The Radical Dreamers Edition Review – Amazing Game But Subpar Remaster – The Outerhaven


The February 2022 Nintendo Direct hit us early this year and I was very excited to see Chrono Cross getting a remaster. Chrono Cross is a game that takes place after the events of Chrono Trigger. It had positive reviews, but users weren’t too sure at the time. Most were hoping for more from Chrono Trigger and Chrono Cross is definitely not Chrono Trigger, but this new title is probably not what they thought. While Chrono Trigger was a masterpiece and a much-loved game of its time, Chrono Cross was an innovative title of a game that focused on world-skipping rather than time-skipping. Does it still live up to our standards today?

Game Name: Chrono Cross: The Radical Dreamers Edition
Platform(s): PS4, PS5, Nintendo Switch (revised), Xbox One, Xbox Series S|X, PC
Publisher(s): Square Enix
Developer(s): Square Enix
Release date: April 8, 2022
Price: $19.99

This game is the definition of a mixed bag. Frame stutters everywhere, inconsistent use of new features, and inconsistent objects are scaled for better resolutions. It’s almost better to play with classic graphics for a solid 30fps experience, or so I thought. Some features are prohibited in certain areas. Speeding up and slowing down doesn’t always work on all maps or encounters.

Luckily, you can skip the cutscenes if you want, since you can’t really walk through them otherwise. When enhanced graphics look good, they look great. Most of the time, character models are the primary use that works well. Every character model in this game looks fantastic compared to the rest of what is scaled. JVMs are very inconsistent. Some are still stuck at the original 420p resolution, while others have been upscaled to 1080p – it’s a mess.

The game itself is still fantastic. I loved going back and entering the world with Serge and Kid and the other characters I loved in Chrono Cross, like Harle, Orhla, Norris, Karsh and of course Glen.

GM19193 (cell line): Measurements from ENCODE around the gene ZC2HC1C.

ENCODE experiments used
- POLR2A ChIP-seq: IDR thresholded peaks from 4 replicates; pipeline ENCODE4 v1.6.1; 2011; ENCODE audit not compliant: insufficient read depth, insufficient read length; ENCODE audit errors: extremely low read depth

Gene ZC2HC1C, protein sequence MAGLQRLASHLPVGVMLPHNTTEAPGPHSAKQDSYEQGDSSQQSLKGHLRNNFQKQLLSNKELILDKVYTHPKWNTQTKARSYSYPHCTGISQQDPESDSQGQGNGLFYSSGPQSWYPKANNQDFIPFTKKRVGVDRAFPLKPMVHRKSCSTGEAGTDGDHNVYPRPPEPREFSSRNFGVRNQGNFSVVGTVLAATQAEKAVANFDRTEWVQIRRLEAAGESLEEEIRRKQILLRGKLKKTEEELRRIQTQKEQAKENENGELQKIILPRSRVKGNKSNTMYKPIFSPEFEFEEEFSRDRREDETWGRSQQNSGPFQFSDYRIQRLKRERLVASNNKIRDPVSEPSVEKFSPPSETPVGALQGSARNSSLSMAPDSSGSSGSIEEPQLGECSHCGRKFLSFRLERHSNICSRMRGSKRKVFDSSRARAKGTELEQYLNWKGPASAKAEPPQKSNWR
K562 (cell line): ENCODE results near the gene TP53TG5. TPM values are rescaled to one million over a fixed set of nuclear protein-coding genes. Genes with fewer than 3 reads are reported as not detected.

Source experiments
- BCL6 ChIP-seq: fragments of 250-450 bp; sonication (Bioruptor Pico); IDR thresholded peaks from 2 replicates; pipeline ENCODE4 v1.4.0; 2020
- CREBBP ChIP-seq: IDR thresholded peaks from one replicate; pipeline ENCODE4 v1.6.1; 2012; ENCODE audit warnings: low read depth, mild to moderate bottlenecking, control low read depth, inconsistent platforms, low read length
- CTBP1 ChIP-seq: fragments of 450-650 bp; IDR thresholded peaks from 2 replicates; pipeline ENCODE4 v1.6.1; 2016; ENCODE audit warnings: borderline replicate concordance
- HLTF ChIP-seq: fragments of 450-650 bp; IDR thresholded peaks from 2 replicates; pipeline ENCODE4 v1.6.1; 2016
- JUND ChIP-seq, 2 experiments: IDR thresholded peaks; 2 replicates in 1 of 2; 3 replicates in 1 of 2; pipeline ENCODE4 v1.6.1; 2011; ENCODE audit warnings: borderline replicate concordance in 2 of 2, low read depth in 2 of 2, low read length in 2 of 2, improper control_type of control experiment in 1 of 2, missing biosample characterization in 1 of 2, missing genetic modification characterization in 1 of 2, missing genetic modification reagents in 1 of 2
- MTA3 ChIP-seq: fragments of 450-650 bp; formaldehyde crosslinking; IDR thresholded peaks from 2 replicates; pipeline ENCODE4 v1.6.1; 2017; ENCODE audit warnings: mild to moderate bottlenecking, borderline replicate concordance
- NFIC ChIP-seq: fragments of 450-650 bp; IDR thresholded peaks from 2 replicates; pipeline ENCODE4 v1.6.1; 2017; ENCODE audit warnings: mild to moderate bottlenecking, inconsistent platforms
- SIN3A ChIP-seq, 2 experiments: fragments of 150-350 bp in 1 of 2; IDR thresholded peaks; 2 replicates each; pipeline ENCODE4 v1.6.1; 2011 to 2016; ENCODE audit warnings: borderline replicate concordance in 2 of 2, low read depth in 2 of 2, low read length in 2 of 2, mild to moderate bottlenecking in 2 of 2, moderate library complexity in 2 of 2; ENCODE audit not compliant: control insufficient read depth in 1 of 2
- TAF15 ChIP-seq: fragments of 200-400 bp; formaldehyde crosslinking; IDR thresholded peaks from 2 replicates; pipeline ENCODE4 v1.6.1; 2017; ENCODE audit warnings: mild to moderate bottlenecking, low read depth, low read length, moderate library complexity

Alternate realities

This game has many elements. Let’s talk about the most exciting part first, the combat. You choose three characters in your party from a decently sized cast. They have innate elements which signify which elements their special attacks are as well as which field effect element benefits them the most. You have a stamina bar that decreases with each attack you make, but each attack that lands increases your element level. When your element level reaches a certain point, you can use element magic or element technique. The level of element magic used will decrease the level of element you just accumulated. For example, Serge attacks three times and lands all three hits; he is now at element level 3. You can use any elemental magic or technique you have equipped on him that is level 3 or lower. Serge uses the fireball at level 1. He increases his element to level 2. When it is his turn again, you can attack or use the magic or the technique of the element from level 2 or lower. The fireball skill item now increases the field effect to a portion of fire.

Field effects help navigate the flow of battle. Serge’s innate element is white. If you use a white element, it affects the terrain and places white around the terrain for enemies and your allies. If you use enough magic or white element techniques, you can cover the entire field in white as an effect. If the field effect is all white, it enhances Serge’s attacks and his white element abilities. All enemies that have the opposite innate element of black now have reduced damage and take increased damage. It is important that you control the terrain effects because otherwise the enemy can take advantage of its constant elements. It seems confusing at first, but once you figure it out, it’s easier than it looks.

One of the best features of Chrono Cross: The Radical Dreamers Edition is the system of your choices that determines which party members you have access to. This means that to get the full cast of characters available to you, you’ll need to complete multiple playthroughs. My initial playthrough lasted about 24 hours and it takes about three playthroughs to get every character in your party. Fortunately, you don’t really need to earn experience points; you grind Gil (game money) and items in order to build your character the best you need. To fully grind the party system, it takes around 70 hours of playtime if you really need to tick that box. That’s if you know what you’re doing. I still remember a lot of what I did to beat the game when it released, even though it requires a lot of dialogue attention to progress through the game.